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10 Ways to Give Weeded Books a Second Life

book purse

hollowed-out book

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1.  Send them to Better World Books, a for-profit social enterprise that collects used books and sells them online to raise money for literacy initiatives worldwide. They have both a library discards and book recyclers program.

2. Put them on your library’s free cart or bookcase. Though the contents may be outdated, their images, designs and typography are often of value to creative minds.

3. Sell them at your library’s annual or continuous book sale.

4. Post them to your local freecycle network.

5. Send them to prison. Listings of programs that make book donations to prisons and prisoners are available on ALA’s Book Donation Programs Fact Sheet, and from the ALA Library and the Prison Book Program.

6. Check with preschools, literacy groups, senior centers, and other local nonprofits to inquire if they may want them. Children’s books and Spanish materials are often especially appreciated.

7. Connect with Berkeley-based artist Jim Rosenau, who turns hardback books with interesting titles, colors, and textures on their spine into attractive bookshelves and more that he offers through his This Into That website.

8. Have your library’s craft group turn them into beautiful one-of-a-kind book purses. Directions can be found at HGTV, Ehow and Wikihow.

9. Raise funds for green programming with them. Create and then sell hollow books for hiding spare keys, secret notes, money or other valuable treasures. Hollow books can be made using a simple razor or an oscillating tool.

10. Challenge local high school, community college, or art school students to come up with new ideas for recycling weeded books. Award a prize for the best idea. Create a library display with the submitted entries and create some great PR buzz for your library at the same time.


The Book Thing of Baltimore

An organization in Baltimore which accepts any books donated to it and redistributes them to local teachers for their classrooms, local library in need, organizations setting up libraries and schools oversees and any individual who wanders in and wants them.  I volunteered there for several months after college before having to move for a job, so I can personally attest that they are a wonderful organization, getting books into hands which otherwise wouldn’t be able to have books.  And they accept anything sent to them, from an individual book dropped off at the site to 17 foot long trucks packed to the brim with boxes full of books.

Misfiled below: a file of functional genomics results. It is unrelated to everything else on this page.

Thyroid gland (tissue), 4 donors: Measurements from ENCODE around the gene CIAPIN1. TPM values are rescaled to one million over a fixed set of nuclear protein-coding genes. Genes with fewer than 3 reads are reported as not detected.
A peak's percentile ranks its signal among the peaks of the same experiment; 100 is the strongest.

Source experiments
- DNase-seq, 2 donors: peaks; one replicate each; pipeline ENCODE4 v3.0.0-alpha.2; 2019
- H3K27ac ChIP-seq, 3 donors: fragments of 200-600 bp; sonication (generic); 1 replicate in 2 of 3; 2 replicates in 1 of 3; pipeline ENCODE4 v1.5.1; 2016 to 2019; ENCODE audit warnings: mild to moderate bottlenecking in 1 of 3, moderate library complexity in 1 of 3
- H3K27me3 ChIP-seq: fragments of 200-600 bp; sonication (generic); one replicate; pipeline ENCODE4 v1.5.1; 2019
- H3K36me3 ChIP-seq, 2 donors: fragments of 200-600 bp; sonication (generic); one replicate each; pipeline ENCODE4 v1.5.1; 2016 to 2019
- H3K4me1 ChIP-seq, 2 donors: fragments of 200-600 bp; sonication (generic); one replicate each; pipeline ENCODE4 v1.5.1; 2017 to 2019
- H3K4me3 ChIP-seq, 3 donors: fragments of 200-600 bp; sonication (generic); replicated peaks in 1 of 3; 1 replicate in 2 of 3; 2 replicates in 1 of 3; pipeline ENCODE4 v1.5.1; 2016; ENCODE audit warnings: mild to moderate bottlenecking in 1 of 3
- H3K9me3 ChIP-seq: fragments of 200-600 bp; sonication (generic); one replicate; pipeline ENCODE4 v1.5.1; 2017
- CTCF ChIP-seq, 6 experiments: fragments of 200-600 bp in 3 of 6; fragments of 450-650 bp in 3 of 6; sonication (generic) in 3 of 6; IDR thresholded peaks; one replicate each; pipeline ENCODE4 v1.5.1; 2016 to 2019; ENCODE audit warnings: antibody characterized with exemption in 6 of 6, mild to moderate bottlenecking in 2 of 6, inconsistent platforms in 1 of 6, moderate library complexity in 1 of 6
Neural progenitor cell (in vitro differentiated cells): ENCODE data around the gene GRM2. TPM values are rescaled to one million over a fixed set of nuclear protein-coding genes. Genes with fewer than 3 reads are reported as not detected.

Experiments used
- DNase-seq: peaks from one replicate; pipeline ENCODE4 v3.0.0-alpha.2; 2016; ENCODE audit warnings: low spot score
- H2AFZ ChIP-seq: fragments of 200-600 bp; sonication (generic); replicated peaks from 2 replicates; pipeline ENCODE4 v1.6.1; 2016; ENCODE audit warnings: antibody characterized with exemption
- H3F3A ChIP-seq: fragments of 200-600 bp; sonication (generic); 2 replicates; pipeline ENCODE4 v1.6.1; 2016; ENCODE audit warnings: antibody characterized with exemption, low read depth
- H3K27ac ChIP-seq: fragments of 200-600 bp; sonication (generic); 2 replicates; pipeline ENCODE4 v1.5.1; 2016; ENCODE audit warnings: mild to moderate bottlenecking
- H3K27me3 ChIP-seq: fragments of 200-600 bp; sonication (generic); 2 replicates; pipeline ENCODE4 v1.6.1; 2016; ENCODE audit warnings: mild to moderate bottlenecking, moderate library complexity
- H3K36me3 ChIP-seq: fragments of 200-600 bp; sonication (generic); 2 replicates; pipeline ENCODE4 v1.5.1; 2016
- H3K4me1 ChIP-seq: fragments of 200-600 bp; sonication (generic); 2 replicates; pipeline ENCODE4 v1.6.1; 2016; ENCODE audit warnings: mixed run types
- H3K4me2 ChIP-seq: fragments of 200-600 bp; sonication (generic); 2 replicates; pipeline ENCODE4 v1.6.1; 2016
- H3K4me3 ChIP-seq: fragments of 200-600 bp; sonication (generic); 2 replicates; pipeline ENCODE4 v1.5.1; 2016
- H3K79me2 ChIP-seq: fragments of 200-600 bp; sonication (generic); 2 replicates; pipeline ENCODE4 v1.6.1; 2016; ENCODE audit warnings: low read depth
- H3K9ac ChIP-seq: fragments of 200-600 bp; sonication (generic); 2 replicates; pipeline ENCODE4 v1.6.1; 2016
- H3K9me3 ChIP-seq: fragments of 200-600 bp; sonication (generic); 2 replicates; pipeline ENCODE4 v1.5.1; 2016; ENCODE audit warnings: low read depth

I am pretty freshly out of library school and we learned that if we have weeded a book for some of the common reasons like: inaccuracies or out of date information these books should not be passed on to anyone.  I too dislike the idea of books going to waste, but if a book is not good enough to be retained in our libraries why should it be passed to others who might be influenced by incorrect or old information. 

weeded books

We have struggled with what to do with weeded material (mostly books) and donated material (mostly books).  It is hard for our staff to throw out a book or say "no thanks" to people wanting to donate books but that is what we are starting to do.  We have tried Better World Books and found that we were spending too much valuable staff time for very little return.  Better World Books did not want even 1% of our discarded tittles.  The same holds true with the boxes and bags full of donated books.  The cost of staff time it takes to sort out the "keepers" from the "non-keepers" is prohibitive.  It is much more cost effective for us to buy new material than sort through the donations to find something we may need for our collection.  We don’t have room to store these donations until they can be dealt with and we don’t have shelf space or cart space to offer them for free.  In short, we have tried most of the ideas listed in Laura’s blog but we will look into #5 (prison donations) and #8 & 9 (activities for our teens).  We don’t have a #4 - although maybe we should start one?  Mostly though, our greenest choice is recycling. 

weeded books

In the small public library where I and another retired librarian volunteer, we sort through the donated books, create a for sale section in the library, pass some donations to the local service center or senior center, or drop off at Got Books.  I agree that it is not worth paid staff time to sort through donations so perhaps you could try to recruit volunteers to do this for you—particularly retired librarians or trustees.  

Some libraries are not allowed to sell weeded books

State law in my state prohibits libraries from selling weeded books because they are regarded public property.  It’s too bad, because a lot of people elsewhere could probably make good use of them.